If you suspect small populations of herbicide-resistant weeds, it is important to control them as soon as possible. This could involve removing them by hand or spot treating with a different herbicidal MOA. In theory, a population with target-site resistance originates from a single plant but goes undetected until the population is large enough to notice. For example, when a pre-emergence herbicide fails in patches that grow larger from year to year in the same place, the cause may be herbicide resistance. It is not feasible to spot treat every single weed that survives an application—a more practical approach is to look for clusters of annual blue- grass, especially among plants that were effectively controlled.
When you detect herbicide resistant weeds, it is important to use multiple MOAs in subsequent years because annual bluegrass seeds in the soil can be viable for at least six years. Again, once you identify annual bluegrass that is resistant to a certain MOA, you must vary the MOAs you use in subsequent years.
Using a single herbicidal MOA year after year makes it more probable that resistant populations will proliferate. Modern herbicides can control up to 100 percent of a given population, so resistant biotypes can flourish because all of the competition is eliminated. For a weed control program to prevent herbicide resistance, you should rotate MOAs. A survey of golf courses in Mississippi determined that 38 percent of courses that used simazine continuously for more than 5 years had resistant annual bluegrass populations. For courses with less than 5 years of continuous use, only 10 percent reported resistant populations.
Budgeting for weed control programs that use different MOAs from year to year can help reduce the development of resistant biotypes. Using herbicides with different MOAs separately or in tank-mixtures over the course of the same season is another good strategy. One way to deploy different MOAs in the same year is to apply pre-emergence herbicides such as prodiamine, pendimethalin, or dithiopyr, in combination with post-emergence herbicides. This strategy for preventing resistance is common in row crop systems, because pre- and post-emergence herbicides typically have a different MOA.
Herbicide options for annual bluegrass
There are 25 to 30 herbicides that are labeled for annual bluegrass, but there are only 10 different MOAs registered for use in turfgrass. Only a few of these are labeled for use on putting greens.
Pre-emergence and post-emergence herbicides labeled for annual bluegrass control are listed in Table 1 along with their trade names and MOA. To avoid developing resistant weeds or to manage existing ones, consider the MOA when selecting a herbicide. Post-emergence herbicides such as the ALS inhibitors, including Monument, (trifloxy- sulfuron-sodium) Revolver (foramsulfuron) and others, have been popular because they provide excellent selective control of annual bluegrass in established turf. If annual bluegrass develops resistance to an ALS inhibitor such as foramsulfuron, rotating to trifloxysulfuron-sodium will not work because both herbicides have the same MOA. A product such as Tribute Total that contains three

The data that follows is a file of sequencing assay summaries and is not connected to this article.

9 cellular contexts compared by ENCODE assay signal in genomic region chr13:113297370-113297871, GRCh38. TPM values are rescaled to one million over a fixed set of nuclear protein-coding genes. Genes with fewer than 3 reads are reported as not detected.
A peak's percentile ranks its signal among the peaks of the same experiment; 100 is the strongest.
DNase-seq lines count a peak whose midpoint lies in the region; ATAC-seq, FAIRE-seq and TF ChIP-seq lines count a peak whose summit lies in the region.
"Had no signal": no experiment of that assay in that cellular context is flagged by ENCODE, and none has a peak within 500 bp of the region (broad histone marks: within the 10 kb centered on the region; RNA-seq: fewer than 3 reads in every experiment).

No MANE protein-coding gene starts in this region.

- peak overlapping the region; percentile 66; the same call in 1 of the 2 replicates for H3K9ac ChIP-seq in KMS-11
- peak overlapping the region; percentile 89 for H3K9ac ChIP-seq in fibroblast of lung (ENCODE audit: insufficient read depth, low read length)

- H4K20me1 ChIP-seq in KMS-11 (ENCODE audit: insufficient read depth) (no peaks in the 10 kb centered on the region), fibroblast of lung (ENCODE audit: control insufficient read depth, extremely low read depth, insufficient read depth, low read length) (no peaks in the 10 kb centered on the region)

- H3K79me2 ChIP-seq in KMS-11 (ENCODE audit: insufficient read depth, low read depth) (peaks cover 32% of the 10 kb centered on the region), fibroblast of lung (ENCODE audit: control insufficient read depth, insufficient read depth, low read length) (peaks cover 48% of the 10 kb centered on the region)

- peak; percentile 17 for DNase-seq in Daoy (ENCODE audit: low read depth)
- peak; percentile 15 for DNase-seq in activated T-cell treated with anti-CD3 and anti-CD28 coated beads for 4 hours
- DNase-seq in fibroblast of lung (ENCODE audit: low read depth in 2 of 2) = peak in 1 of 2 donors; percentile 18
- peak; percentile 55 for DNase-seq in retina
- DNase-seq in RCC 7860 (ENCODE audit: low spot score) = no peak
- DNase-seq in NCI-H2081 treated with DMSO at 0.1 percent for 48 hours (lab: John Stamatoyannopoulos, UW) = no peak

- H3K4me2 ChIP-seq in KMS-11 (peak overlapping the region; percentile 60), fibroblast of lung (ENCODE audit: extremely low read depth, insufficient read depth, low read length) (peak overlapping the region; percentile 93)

ALS-inhibiting herbicides (thiencarbazone-methyl, foramsulfuron, and halosulfuron-methyl) may not control ALS-resistant annual bluegrass either. In the case of annual bluegrass that is simazine-resis- tant (PSII-inhibitors), Xonerate (amicarbazone) may not provide control because it is also a PSII-inhibitor.
There are classification systems that easily reference the MOA and target sites for particular herbicides. The Weed Science Society of America (WSSA) and the Herbicide Resistance Action Committee (HRAC) have developed separate but similar systems. The WSSA classification is used more commonly in the United States and assigns herbicides to different numerical groups based on their sites of action. The HRAC system assigns a letter based on an alphabetized list of herbicide MOAs. The HRAC system further classifies herbicides with the same MOA using a numerical subscript that indicates different interactions with the enzyme target site.
Many agrochemical manufacturers display WSSA group numbers prominently on the product label (Fig. 4), while others may discuss the MOA on a different section of the herbicide label. With one exception (WSSA groups 5, 6, and 7 are all PSII-inhibitors that interact differently with the PSII proteins), herbicides with different WSSA group numbers have different MOA. This can simplify selecting herbicides with different MOAs.
Using a single herbicide MOA over many years makes it likely that herbicide-resistant weeds will develop. Tank mixing or making sequential applications of herbicides with different MOAs in the same season or rotating herbicide MOAs from one year to the next dramatically reduces the likelihood that herbicide-resistant annual bluegrass will develop.
When weeds are resistant to a certain MOA and the plan is to use only one herbicide for control, future applications should rely on a different MOA. If multiple herbicides will be applied in a given season, you should use at least two different MOAs.
Addressing current and potential herbicide resistance requires careful planning. If you suspect resistant plant populations, it is important to document when they emerge, where they occur, and what products have been used. Current herbicides are highly effective at very low application rates. How- ever, given these product improvements, it is increasingly important to carefully select the MOA or combinations of MOAs that will best eliminate resistant biotypes and prevent new ones from developing.